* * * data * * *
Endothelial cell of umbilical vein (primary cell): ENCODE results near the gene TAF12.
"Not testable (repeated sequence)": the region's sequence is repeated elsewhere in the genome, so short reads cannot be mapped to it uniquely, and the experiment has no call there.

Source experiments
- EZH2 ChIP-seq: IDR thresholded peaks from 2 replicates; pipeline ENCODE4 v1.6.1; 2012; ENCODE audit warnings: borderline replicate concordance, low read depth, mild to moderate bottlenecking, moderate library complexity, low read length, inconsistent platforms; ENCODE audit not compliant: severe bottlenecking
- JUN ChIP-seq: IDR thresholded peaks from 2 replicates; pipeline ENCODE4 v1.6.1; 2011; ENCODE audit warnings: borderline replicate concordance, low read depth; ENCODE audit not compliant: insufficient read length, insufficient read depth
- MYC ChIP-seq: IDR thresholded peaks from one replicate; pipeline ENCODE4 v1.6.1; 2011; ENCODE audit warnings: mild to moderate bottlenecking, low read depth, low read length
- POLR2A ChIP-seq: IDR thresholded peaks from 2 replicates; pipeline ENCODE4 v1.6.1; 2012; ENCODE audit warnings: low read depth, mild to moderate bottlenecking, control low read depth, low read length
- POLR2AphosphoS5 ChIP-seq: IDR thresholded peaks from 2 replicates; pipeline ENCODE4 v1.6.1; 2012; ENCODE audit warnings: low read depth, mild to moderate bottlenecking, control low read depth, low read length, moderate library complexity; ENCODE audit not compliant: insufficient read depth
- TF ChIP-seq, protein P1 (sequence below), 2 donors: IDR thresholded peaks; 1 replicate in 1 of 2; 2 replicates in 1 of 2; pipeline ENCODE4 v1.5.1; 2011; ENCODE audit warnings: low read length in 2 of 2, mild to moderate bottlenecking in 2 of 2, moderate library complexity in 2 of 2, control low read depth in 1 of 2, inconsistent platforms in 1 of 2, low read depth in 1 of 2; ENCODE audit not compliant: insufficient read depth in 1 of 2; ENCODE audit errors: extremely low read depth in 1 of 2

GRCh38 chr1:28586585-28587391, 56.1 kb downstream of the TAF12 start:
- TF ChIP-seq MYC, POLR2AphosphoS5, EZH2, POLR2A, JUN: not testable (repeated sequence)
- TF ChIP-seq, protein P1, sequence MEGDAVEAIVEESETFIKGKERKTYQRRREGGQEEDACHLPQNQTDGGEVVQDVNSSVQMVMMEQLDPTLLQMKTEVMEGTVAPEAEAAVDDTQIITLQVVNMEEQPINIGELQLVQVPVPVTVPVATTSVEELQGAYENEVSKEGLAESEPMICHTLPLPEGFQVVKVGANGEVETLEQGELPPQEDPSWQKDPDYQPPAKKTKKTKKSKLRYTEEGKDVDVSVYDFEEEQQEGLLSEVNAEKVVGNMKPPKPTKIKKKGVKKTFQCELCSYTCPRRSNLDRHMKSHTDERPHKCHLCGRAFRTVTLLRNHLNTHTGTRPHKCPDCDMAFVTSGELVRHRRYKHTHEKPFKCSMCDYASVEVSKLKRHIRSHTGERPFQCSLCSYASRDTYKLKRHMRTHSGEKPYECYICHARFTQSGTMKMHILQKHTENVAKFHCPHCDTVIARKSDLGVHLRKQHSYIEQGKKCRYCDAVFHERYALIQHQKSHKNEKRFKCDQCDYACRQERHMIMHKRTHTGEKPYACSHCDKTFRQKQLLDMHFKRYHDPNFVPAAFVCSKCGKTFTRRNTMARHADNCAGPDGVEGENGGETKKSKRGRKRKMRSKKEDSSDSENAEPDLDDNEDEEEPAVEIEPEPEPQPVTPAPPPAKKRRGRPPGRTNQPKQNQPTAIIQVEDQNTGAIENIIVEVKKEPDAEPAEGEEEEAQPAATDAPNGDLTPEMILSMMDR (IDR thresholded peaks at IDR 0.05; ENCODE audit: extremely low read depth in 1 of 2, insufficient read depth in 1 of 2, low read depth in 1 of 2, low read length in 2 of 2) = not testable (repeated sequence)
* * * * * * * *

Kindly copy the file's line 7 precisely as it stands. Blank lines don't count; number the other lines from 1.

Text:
- POLR2A ChIP-seq: IDR thresholded peaks from 2 replicates; pipeline ENCODE4 v1.6.1; 2012; ENCODE audit warnings: low read depth, mild to moderate bottlenecking, control low read depth, low read length